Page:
Machine Learning-Assisted Pulse Wave Analysis for Heart Failure; Implicit Bias Effects of Artificial Intelligence Implementation in Cardiovascular Care

Matharoo, Jashanjeet, School of Engineering and Applied Science, University of Virginia
Hossack, John, EN-Biomed Engr Dept, University of Virginia
Mazimba, Sula, University of Virginia
Rogers, Hannah, University of Virginia

This undergraduate thesis portfolio presents an exploration of the incorporation of machine learning into a novel diagnostic cardiology device and an analysis of the ethical considerations related to the implementation of artificial intelligence (AI) in cardiovascular care. The purpose of this work is to further the application of AI technology in clinical settings and promote ethical engineering in this space.

The technical project, titled “Machine Learning-Assisted Pulse Wave Analysis for Heart Failure,” tested a diagnostic system geared to noninvasively collect pressure waveforms from patients, derive aortic waveforms from this data, and classify these waveforms into heart failure and non-heart failure categories with the ultimate goal of improving noninvasive diagnostic capabilities. The impact of a portable and easy-to-use diagnostic device is affording patients the ability to detect heart failure at earlier stages, subsequently offering time and cost savings for patients, physicians, and hospitals. The results of this project revealed a 49.96% accuracy in aortic waveform derivation as measured by augmentation index and a 77.8% accuracy in machine learning algorithm detection of heart failure.

The STS paper, titled “Implicit Bias Effects of Artificial Intelligence Implementation in Cardiovascular Care,” viewed the ethical issues posed by AI implementation in healthcare through the lens of technological momentum and utilized the historical method to analyze COVID-19 vaccine distribution in the state of Virginia as a case study. Statistical analyses were conducted on the vaccine doses per capita and vaccine representation across the ten counties with the largest AA population (group 1), the smallest AA population (group 2), and the highest average income (group 3). Vaccine representation was measured as the difference between the percentage of African Americans (AA) in the total population and the vaccinated population. The results of this case analysis showed greater vaccine doses per capita in the group 1 counties than in both the group 2 and group 3 counties, though this difference was only statistically significant between the group 1 and 3 counties. However, the group 1 counties showed significantly higher underrepresentation of AA in vaccinated populations than group 2 and group 3 counties. This case study revealed the complexities accompanying healthcare resource distribution reliant on historical usage data, which forms the basis of many resource allocation algorithms and decision-making processes.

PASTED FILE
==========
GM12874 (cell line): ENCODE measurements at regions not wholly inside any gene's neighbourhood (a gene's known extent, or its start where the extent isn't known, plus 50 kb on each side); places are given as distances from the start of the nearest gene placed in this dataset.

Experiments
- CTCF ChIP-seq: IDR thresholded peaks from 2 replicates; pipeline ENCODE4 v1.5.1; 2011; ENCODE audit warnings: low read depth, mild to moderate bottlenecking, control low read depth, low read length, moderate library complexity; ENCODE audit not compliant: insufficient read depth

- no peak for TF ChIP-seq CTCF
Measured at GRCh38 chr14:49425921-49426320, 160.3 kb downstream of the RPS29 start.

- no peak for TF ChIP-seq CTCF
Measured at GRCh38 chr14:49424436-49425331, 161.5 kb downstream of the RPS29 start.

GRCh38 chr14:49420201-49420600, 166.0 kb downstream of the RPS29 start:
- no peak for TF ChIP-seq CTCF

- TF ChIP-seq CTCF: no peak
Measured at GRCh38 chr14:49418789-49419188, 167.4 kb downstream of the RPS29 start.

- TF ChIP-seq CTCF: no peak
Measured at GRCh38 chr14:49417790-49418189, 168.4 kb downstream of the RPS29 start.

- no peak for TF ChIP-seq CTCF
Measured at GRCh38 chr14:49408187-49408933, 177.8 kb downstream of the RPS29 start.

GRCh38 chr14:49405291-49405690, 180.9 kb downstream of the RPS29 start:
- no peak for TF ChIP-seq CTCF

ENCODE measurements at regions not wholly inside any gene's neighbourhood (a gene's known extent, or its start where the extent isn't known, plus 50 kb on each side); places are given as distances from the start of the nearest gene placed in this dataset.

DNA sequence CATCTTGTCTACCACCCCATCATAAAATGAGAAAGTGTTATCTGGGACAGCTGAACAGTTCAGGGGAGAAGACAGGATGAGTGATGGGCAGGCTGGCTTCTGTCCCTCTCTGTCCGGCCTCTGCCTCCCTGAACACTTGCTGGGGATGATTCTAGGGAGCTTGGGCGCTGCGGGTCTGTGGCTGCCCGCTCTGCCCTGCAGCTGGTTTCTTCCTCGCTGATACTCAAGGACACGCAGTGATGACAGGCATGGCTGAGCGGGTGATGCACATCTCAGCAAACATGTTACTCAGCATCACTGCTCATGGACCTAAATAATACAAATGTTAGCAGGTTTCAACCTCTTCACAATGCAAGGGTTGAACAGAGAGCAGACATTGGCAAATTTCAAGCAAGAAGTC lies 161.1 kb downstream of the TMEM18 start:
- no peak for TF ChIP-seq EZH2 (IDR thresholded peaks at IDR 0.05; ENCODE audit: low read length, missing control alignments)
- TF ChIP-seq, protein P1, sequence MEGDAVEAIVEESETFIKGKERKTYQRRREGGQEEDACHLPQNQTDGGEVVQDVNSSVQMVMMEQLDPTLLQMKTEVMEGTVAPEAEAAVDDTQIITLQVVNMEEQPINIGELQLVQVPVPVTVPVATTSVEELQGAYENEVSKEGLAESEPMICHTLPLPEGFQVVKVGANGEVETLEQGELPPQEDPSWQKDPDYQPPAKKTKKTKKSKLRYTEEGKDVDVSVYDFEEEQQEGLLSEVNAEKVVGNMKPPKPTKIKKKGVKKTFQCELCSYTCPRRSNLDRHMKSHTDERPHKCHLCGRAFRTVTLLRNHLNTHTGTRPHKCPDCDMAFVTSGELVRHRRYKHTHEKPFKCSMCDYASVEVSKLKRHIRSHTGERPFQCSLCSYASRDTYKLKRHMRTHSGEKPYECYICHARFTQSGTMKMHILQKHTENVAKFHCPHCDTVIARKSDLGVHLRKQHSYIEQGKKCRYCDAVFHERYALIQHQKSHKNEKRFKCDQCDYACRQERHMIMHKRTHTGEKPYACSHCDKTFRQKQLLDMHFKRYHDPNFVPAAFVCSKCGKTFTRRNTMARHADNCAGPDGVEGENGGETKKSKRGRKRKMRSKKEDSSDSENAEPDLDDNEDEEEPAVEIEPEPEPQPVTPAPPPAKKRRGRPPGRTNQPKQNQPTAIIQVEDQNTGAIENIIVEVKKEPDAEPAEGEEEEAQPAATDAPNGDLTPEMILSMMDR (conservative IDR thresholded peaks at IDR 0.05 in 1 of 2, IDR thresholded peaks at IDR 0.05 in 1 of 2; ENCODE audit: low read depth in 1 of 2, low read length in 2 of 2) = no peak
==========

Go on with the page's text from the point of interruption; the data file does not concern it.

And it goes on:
This thesis aims to not only propose a novel diagnostic device for heart failure that incorporates artificial intelligence but also vouches for the importance of algorithm training set data transparency in such future AI applications in cardiovascular care – a clinical area displaying many historic disparities similar to those fueling the resource distribution inequity highlighted above. Both methods used above followed similar goals of utilizing findings from a subset to better understand a characteristic of the population; in the technical paper, a few patients were studied to apply the findings to all future patients, whereas in the STS paper, one case involving the healthcare system was examined to hypothesize the future of the cardiovascular care overall. Though the methods differ in their specific execution, together they serve as a powerful tool to promote ethical development and implementation of AI in cardiovascular care and eventually better the lives of millions across the globe.

BS (Bachelor of Science)
Heart Failure, Machine Learning, Technological Momentum, Healthcare

School of Engineering and Applied Sciences
Bachelor of Science in Biomedical Engineering
Technical Advisor: Dr. John Hossack
Technical Advisor: Dr. Sula Mazimba
STS Advisor: Dr. Hannah Rogers

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